Better late than never for the town of La Chaux-de-Fonds.
Nestled into the snow-covered Alps, it’s not a place the tourists often go, even if it is the third-largest community in the French-speaking cantons of Switzerland. Yet its reach is surprisingly broad. A disproportionate share of the town’s residents tick off their days toiling in the watch industry, with eagerly-sought brands like Rolex, Omega, Movado and Girard-Perregaux headquartered here.
But some of La Chaux-de-Fonds’ more legendary citizens had to leave to find their fame, among them Charles-Édouard Jeanneret, better known as architect Le Corbusier, and Louis Joseph Chevrolet. The latter, the son of a local watchmaker, was born in the Jura Mountains town in 1878 but left by the time he was 20 to pursue a career in racing and automobile manufacturing.
He is, of course, the man who lent his name to the Chevrolet Motor Car Company, which the American emigrant cofounded with Billy Durant – himself the founder of General Motors, who had been forced out of GM and was looking for a way to get back into the auto industry. Their venture was officially registered on November 3, 1911, triggering the extensive centennial celebrations that ran most of last year.
And for good reason. After emerging from bankruptcy two years earlier, GM abandoned a number of brands, including well-known Pontiac, shifting emphasis to the marques still remaining. Chevrolet is playing a particular important role as the singular focus of GM’s global expansion plans. The maker set an all-time sales record of more than 5 million vehicles last month – clicking off an additional sale “every six seconds,” as Susan Docherty, president of Chevrolet of Europe is quick to point out.
Notably, two-thirds of Chevy sales now take place outside the U.S., from Guangzhou, China to Geneva, Switzerland. Chevy is still a minor factor in the European market, long played down in favor of GM’s Opel division. But with that German-based brand struggling and deep in the red, GM is putting more emphasis on Chevrolet
One of the big challenges, acknowledged Docherty, during a recent conversation in Geneva, “is building brand awareness.” So, the automaker is taking Chevy back to its roots.
A visit to what is often called “the Valley of Watches” reveals a city not much changed since Louis Chevrolet – often pictured with a leather racing helmet, bushy handlebar mustache and broad grin – was born here. A UNESCO National Heritage Site, it is a town of tall but narrow homes, designed to maximize the light that came through the windows of the upper floors, where locals would carefully assemble watches in their home workshops before the era of electric lights and large factories.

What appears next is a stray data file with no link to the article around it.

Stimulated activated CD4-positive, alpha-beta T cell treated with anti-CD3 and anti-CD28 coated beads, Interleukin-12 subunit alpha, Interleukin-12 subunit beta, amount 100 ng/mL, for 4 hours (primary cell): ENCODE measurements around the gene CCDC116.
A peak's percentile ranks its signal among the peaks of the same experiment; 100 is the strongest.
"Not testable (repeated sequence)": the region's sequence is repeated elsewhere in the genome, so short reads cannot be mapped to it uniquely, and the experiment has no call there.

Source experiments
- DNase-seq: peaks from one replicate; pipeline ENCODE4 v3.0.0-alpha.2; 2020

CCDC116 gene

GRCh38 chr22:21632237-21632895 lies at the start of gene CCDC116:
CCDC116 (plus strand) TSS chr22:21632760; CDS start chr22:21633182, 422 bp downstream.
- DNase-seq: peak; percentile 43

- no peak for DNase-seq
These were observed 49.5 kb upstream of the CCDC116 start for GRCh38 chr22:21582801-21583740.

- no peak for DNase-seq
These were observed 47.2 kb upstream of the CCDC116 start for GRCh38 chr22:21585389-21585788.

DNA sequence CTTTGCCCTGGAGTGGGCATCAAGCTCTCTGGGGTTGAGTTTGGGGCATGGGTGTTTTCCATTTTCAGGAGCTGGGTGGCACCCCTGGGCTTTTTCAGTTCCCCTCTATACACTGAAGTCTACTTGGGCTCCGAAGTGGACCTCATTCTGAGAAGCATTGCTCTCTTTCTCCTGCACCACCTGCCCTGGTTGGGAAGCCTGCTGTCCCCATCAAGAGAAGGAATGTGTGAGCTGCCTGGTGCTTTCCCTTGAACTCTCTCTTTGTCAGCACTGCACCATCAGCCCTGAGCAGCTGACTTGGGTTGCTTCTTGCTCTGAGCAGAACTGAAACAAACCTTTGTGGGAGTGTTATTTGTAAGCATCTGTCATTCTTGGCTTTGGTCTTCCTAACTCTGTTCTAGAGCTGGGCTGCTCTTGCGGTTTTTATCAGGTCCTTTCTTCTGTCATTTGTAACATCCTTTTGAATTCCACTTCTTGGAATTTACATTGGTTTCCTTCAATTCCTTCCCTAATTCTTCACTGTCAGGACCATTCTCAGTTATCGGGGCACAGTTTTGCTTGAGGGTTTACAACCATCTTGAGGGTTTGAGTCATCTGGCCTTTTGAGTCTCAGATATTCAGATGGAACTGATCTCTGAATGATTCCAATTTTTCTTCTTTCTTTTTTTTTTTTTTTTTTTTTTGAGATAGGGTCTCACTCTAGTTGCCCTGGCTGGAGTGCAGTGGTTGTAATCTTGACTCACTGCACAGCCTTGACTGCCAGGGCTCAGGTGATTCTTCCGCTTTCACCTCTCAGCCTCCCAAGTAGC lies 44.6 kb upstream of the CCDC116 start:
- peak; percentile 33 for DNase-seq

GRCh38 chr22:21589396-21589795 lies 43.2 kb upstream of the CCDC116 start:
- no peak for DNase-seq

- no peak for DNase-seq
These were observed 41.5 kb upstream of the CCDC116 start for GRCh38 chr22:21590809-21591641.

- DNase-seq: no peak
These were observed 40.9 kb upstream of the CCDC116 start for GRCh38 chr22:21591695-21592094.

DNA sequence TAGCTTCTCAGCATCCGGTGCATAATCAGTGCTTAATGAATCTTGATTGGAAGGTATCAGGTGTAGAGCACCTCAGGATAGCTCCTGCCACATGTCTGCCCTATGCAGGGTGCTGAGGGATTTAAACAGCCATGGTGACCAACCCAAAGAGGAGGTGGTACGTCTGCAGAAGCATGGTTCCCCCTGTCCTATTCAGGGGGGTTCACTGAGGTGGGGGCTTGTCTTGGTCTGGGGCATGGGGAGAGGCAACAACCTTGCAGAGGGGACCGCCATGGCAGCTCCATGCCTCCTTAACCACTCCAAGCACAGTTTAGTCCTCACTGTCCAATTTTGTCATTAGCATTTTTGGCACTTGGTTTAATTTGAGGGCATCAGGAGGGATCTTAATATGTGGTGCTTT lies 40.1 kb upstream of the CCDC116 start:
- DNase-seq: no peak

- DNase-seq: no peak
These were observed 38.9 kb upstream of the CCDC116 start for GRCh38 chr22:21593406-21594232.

The well-tended Parc de l’Ouest is the centerpiece of the old part of town, a knoll of a few acres size where local residents could be seen relaxing despite the brisk air on a recent sunny winter afternoon. A nondescript piece of artwork anchors the central mall, the sort of piece that city fathers often commission more because of a son of duty to respect the arts than because of anything special about the sculpture itself.
But in the months ahead, that work will be trucked away, replaced but a more fitting piece meant to honor one of La-Chaux-de-Fonds most famous sons. Working with nine-member jury of local and regional politicians, historians and art experts, Chevrolet will next week reveal the finalists in an ongoing competition to honor its founder.
There are already a few tributes in place, include Rue-Louis-Joseph-Chevrolet, and the wall at the local tourist board displays plaques from the annual “Louis Chevrolet Event,” which last year attracted more than 1,000 Chevy owners to the city.
But the plan is to erect a large monument at the center of what, in English, is Park West. Details have been kept a tight secret but four finalists will be announced next Monday. They’re expected to range from the very literal to the abstract, but it’s a good shot they’ll feature the familiar Chevrolet bowtie somewhere.
That logo, incidentally, was created by Durant, not Louis Chevrolet. The General Motors founder – who would eventually be forced out of GM again – reportedly saw the bowtie in the wallpaper of a French hotel, tore off a piece and brought it home with him, though there are several alternatives occasionally told.
What’s a matter of record is that Louis Chevrolet left his car company in 1915 after a falling out with Durant. The timing was unfortunate, as it was soon generating enough profits for Durant to buy his way back into GM. Chevy was merged into the automotive giant in 1917.
Louis Chevrolet returned to racing – along with brothers Gaston and Arthur. He was a familiar face at the brickyard, racing four times in the Indianapolis 500 – albeit never doing better than a seventh-place finish in 1919. Brother Gaston won the Indy a year later.
Louis Chevrolet’s racing career didn’t last much longer, nor did whatever money he was able to wring out of his entrepreneurial efforts. He lost just about everything in the 1929 stock market crash. And adding insult to injury, Louis Joseph Chevrolet had to take a job working on the assembly line of the company he founded. He died penniless on June 6, 1941.
His headstone sits in a cemetery not far from the Indianapolis Motor Speedway. But Louis Joseph Chevrolet’s real monument will soon be found in his hometown of La Chaux-de-Fonds.
“He didn’t live here for long, but he represented the entrepreneurship of people who lived here,” said Caroline Choulat, who oversees economic development in the community. “The town is always proud of its inhabitants”